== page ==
Mitochondria are tiny structures in human and animal cells that produce energy through an integrated series of chemical reactions known as the respiratory chain (RC). Mitochondria contain their own DNA, distinct from the more familiar DNA inside a cell nucleus. Because pathogenic variants in over 350 different genes across both nuclear and mitochondrial DNA genomes are now recognized to cause mitochondrial diseases, these disorders are highly complex, typically causing 16 or more symptoms per patient, and affecting multiple organs and systems. Much of the damage in mitochondrial diseases stems from oxidative stress, in which reactive molecules disrupt energy-producing components inside the mitochondrial RC. Antioxidant compounds, by acting to defend against these free radicals, may offer some protection from mitochondrial dysfunctions. Indeed, new preclinical findings from extensive cell and animal studies suggest that a drug already used for a rare kidney disease could benefit patients with some mitochondrial disorders–complex conditions with severe energy deficiency for which no proven effective treatments exist.
Marni J. Falk, MD, at Children’s Hospital of Philadelphia (CHOP), the Executive Director of CHOP’s Mitochondrial Medicine Frontier Program, led the research. She explained: “We found therapeutic potential in mitochondrial disease, based on evidence for neuroprotection in two different animal models. However, we also showed that this drug has a narrow therapeutic window–even small increases in dosage were toxic in diverse laboratory animals and human cells. This implies that dosages would need to be very carefully controlled if cysteamine bitartrate (CYB) eventually were to become a precision medicine treatment option for mitochondrial disease patients. Future clinical research is needed to explore whether the drug, cysteamine bitartrate, will meaningfully benefit patients”. Falk and colleagues have been systematically evaluating a variety of drug candidates in search of possible treatments for mitochondrial RC disease. They recently found, for instance, that the common antioxidant called NAC (short for N-acetylcysteine), commonly used for cold symptoms and able to restore oxidative stress in many cell types, showed encouraging preclinical results in animal studies.
Because cysteamine bitartrate, currently approved by the FDA to treat a rare kidney disorder called nephropathic cystinosis, was thought to act on biological pathways similarly to NAC, Falk’s team performed their current preclinical research study. They tested the hypothesis that CYB would increase synthesis of glutathione, the main cellular antioxidant that humans and animals naturally produce to scavenge free radicals. Surprisingly, they learned that CYB did not increase total glutathione levels in their experiments. However, the molecule had beneficial health effects that appear to result from different mechanisms. The researchers found an intriguing set of different benefits in three models of mitochondrial disease: human patient cells (fibroblasts), microscopic worms (C. elegans) and microscopic fish (zebrafish). Cysteamine bitartrate modestly improved mitochondrial metabolism and reproductive capacity in the worms, with reduction in oxidative stress. In the zebrafish, the drug had more dramatic benefits, preventing brain death and neuromuscular defects caused by mitochondrial RC dysfunction.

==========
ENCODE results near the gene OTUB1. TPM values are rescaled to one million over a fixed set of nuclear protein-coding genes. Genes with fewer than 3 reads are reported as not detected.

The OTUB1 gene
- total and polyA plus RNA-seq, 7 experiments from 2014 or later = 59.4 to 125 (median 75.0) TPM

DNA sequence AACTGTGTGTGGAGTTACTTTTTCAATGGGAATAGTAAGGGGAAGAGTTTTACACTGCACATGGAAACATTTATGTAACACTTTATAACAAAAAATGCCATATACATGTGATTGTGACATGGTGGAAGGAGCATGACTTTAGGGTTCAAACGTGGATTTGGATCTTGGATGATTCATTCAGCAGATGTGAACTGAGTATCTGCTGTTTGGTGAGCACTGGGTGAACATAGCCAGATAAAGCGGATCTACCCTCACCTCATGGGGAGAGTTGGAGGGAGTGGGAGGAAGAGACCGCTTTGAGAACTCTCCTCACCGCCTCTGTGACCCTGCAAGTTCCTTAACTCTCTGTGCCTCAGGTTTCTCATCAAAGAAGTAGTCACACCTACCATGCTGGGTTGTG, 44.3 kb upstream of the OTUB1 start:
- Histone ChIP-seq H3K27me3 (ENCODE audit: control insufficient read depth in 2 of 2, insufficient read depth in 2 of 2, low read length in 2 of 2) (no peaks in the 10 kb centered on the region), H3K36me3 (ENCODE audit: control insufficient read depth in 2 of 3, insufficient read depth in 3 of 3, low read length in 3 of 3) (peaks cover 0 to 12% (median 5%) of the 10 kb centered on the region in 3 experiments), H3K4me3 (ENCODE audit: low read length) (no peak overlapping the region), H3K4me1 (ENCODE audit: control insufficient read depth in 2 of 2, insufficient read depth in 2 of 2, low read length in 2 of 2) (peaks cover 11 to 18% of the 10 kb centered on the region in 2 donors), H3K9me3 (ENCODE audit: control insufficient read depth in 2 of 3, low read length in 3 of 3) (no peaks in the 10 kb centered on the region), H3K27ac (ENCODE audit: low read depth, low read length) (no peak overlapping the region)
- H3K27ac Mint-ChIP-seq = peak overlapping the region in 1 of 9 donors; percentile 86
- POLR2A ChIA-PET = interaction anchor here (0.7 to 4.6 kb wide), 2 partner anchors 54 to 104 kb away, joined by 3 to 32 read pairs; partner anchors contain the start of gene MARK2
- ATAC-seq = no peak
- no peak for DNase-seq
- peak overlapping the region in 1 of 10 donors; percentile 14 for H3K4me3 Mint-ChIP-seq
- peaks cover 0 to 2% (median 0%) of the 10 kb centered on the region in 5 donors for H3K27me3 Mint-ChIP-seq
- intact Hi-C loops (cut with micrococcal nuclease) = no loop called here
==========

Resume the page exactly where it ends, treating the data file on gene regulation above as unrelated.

In the human fibroblast cells, from mitochondrial disease patients, the drug increased the cells’ resiliency and ability to survive when subjected to chemical stressors. Overall, treatment effects observed in both cell and animal models of mitochondrial RC disease suggest that CYB might have the potential to improve overall health and stress resiliency in human patients. In previous experiment last year, Dr. Falk and her team tested cellular antioxidants like lipoic acid, coenzyme Q, NAC, vitamin E, orotate and vitamin C in lab models for RC disorders. While vitamin E and NAC were able to fully reverse the metabolic and oxidative problems, the other antioxidants had only partial effects. That is why Dr. Falk cautioned that patients and families shouldn’t self-prescribe antioxidants for mitochondrial disease, since safe and effective dosages and appropriate usages specific to different mitochondrial disease patient outcomes are yet to be determined. In this current study, all the potential benefits observed in cells and animals occurred at low concentrations, with clear toxicity at higher doses.
Identifying the right kinds of antioxidant treatments at the proper dosage may be neuroprotective, potentially preventing metabolic strokes that often occur when mitochondrial disease patients are stressed by an infection or other risk factors. She concluded: “Now that preclinical evidence is increasing to support the potential of antioxidant therapies to objectively benefit overall health in the setting of RC disease, better clinical tests are needed to evaluate oxidant levels and antioxidant enzyme activities, as well as mitochondrial function and clinical outcomes, in patients who receive antioxidant therapy. Ultimately, better understanding each mitochondrial disease patient’s oxidative stress and defense levels, together with carefully designed clinical trials to determine the health benefits or risks of candidate therapies, will enable a precision mitochondrial medicine approach to select optimal antioxidants and doses to improve health resiliency and outcomes for each patient”.
The study team published its findings in the journal Human Molecular Genetics.
- Edited Dr. Gianfrancesco Cormaci, PhD, specialist in Clinical Biochemistry.
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